- 1 Fighting Mongooses
- 1.1 Group Members
- 1.2 Introduction
- 1.3 STL
- 1.4 TBB
- 1.5 BOOST
- 1.6 STD(PPL) – since Visual Studio 2015
- 1.7 Concurrency Runtime
- 1.8 Task Scheduler
- 1.9 Resource Manager
- 1.10 Asynchronous Agents Library
- 1.11 Auto-Parallelizer
- 1.12 C++ AMP (C++ Accelerated Massive Parallelism)
- 1.13 AMP Tiling
- 1.14 *A note on AMP and tiling
- 1.15 A simple for_Each Comparison
- 1.16 Comparing STL/PPL to TBB: Sorting Algorithm
- 1.17 Conclusion
- 1.18 References
Entry on: October 31st 2016
Group page (Fighting Mongooses) has been created suggested project topic is being considered
- - C++11 STL Comparison to TBB
Once project topic is confirmed by Professor Chris Szalwinski), I will be able to proceed with topic research.
Entry on: November 30th 2016
There are decisions to make regarding, if even you SHOULD parallelize your program, what method or libraries should you use? To compare two specific possibilties, is it better to use standardized C++ solutions, or Thread Building Blocks?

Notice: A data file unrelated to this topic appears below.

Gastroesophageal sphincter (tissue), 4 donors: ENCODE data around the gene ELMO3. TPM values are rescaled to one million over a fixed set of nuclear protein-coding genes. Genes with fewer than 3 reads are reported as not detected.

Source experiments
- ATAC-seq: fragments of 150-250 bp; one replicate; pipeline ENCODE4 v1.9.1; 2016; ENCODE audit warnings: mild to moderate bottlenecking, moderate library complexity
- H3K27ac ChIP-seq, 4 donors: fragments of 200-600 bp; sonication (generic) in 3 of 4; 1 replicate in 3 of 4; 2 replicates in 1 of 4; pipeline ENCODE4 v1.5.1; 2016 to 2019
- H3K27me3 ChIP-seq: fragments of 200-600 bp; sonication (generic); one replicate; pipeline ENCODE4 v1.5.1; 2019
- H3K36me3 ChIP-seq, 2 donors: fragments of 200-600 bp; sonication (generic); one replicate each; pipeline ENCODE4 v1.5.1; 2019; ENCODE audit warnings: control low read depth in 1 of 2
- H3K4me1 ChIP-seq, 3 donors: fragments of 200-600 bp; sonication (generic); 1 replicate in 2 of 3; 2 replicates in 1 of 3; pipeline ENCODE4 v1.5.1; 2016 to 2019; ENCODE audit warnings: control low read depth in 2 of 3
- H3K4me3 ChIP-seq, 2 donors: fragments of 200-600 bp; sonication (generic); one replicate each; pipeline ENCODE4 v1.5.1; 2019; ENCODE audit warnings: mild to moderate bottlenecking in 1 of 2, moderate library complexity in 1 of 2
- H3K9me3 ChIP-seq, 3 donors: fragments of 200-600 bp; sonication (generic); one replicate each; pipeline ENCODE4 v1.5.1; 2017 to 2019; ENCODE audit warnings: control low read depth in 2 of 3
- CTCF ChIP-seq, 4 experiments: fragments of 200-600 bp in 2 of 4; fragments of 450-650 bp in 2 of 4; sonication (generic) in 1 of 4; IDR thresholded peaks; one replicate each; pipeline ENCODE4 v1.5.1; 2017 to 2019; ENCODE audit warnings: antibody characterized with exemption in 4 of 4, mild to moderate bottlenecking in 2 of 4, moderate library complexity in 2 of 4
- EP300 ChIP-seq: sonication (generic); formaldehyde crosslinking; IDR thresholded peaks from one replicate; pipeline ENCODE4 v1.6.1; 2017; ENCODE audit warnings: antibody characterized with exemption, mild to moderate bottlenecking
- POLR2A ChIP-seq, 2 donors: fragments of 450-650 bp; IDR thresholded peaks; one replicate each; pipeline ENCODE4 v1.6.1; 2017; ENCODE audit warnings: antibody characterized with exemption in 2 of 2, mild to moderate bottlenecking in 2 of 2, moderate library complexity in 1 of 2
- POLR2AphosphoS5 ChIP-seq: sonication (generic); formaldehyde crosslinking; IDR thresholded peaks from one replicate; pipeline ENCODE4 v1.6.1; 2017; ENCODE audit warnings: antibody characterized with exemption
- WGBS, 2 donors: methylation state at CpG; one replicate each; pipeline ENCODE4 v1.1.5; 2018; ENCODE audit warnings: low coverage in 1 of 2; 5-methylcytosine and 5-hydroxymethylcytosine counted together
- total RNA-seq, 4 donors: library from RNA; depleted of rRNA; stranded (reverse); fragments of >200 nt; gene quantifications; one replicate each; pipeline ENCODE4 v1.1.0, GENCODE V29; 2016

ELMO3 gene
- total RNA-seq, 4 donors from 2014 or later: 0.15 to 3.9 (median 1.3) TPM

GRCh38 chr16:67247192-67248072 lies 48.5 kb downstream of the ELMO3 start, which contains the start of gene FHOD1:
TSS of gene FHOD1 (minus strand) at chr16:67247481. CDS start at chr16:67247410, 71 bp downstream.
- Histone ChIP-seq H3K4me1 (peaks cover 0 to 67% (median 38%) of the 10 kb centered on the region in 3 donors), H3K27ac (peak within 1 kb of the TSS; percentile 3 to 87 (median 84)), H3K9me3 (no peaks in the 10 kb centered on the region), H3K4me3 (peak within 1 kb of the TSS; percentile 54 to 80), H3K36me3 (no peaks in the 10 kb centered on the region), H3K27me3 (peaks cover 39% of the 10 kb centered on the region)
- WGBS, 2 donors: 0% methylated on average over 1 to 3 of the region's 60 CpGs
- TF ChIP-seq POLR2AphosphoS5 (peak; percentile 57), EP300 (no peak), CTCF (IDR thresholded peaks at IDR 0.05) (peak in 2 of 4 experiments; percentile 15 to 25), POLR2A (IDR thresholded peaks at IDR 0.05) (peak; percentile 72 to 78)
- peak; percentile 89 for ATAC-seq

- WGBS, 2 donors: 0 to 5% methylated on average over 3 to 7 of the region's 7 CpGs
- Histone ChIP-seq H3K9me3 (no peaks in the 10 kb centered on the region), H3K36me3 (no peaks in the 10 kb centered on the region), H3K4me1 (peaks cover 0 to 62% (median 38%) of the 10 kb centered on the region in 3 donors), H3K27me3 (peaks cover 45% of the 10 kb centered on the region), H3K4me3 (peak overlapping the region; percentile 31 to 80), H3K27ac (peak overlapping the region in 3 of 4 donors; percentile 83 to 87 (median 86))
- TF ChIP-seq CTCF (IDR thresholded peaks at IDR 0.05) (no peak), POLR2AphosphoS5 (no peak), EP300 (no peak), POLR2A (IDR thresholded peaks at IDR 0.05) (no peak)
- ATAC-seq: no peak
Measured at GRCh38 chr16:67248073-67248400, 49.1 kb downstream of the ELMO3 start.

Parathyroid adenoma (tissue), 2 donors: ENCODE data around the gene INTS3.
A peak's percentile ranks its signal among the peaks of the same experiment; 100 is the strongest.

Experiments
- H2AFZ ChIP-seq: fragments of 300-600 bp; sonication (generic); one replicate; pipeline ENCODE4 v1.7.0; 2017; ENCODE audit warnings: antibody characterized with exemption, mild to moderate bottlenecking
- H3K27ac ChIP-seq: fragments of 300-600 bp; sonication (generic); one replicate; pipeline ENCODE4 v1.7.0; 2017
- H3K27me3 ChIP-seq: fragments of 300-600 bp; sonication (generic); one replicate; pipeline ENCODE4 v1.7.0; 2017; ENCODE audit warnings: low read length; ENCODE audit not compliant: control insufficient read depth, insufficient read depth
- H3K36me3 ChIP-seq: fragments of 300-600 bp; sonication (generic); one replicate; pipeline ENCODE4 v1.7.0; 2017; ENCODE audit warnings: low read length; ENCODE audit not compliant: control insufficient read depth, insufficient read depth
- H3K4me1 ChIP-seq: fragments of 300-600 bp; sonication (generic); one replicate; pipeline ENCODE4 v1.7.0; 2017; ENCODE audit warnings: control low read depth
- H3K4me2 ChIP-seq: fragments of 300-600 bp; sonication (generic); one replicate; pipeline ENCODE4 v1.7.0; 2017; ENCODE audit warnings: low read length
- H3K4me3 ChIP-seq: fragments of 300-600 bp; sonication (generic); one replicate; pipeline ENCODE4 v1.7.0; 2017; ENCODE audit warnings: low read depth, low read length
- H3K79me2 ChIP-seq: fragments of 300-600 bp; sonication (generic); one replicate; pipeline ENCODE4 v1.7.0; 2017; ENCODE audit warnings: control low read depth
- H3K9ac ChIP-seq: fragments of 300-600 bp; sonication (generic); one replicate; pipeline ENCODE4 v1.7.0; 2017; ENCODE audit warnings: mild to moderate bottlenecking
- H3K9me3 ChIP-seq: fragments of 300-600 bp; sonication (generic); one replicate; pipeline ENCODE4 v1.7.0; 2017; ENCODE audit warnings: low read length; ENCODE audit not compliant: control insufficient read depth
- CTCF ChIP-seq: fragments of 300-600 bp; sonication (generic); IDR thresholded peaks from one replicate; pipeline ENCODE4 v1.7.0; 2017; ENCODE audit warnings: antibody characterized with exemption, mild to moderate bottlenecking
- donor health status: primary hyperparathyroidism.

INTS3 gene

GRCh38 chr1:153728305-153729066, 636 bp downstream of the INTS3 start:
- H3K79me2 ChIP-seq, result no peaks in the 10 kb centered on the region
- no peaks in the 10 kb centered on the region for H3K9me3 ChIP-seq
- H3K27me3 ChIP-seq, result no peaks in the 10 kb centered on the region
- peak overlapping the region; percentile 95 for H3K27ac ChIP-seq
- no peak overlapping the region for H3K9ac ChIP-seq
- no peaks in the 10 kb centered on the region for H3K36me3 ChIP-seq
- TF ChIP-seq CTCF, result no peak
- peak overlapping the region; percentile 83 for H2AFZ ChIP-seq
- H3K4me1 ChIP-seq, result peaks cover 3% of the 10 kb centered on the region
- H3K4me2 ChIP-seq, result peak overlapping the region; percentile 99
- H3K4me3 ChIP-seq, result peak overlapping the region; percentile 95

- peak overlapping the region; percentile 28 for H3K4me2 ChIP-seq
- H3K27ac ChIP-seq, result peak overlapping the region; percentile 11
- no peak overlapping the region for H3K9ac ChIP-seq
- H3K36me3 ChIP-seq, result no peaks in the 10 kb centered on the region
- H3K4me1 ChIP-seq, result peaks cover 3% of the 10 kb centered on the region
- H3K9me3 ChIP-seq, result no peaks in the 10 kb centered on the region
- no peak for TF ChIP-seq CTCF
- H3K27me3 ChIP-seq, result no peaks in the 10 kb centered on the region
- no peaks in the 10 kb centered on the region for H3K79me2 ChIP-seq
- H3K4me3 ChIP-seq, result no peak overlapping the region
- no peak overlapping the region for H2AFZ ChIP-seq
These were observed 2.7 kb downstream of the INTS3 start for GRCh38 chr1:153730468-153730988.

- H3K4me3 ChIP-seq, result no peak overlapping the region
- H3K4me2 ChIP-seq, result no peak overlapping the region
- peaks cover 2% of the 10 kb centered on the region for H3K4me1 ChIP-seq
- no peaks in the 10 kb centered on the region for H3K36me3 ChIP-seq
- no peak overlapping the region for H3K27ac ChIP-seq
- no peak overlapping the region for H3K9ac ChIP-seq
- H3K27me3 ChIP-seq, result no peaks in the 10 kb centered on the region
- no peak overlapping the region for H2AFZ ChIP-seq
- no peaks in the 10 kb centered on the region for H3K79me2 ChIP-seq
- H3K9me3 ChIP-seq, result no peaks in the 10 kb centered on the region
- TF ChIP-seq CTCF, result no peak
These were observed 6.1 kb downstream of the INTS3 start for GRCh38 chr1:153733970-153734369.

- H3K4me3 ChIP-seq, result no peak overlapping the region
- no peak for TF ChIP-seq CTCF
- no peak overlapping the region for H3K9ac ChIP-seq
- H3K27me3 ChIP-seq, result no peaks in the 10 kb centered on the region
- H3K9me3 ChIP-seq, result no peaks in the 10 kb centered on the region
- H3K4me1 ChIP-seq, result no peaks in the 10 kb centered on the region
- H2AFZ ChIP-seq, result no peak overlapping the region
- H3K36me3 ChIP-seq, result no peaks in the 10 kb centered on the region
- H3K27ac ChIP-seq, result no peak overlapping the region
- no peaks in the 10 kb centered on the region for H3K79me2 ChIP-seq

The main issue with parallelism as it exists currently in C++ is that it is very much a Wild West scenario where external companies are the ones flagshipping the parallel movement. That isn’t to say that there are no options for parallelization in C++ natively, but aside from experimental and non-finalized solutions there is not much more to work with other than std::thread to manually create threads, or the Boost library.
That said, while the C++11 standard solutions are considered ‘experimental’, they are largely functional and comparable to TBB functionality in most cases in terms of efficiency.
The Standard Template Library (STL) is a software library for the C++ programming language that influenced many parts of the C++ Standard Library. It provides four components called algorithms, containers, functional, and iterators. As early as 2006, parallelization has been being pushed for inclusion in the STL for C++, to some success (more on this later).
TBB (Threading Building Blocks) is a high-level, general purpose, feature-rich library for implementing parametric polymorphism using threads. It includes a variety of containers and algorithms that execute in parallel and has been designed to work without requiring any change to the compiler. Uses task parallelism, Vectorization not supported.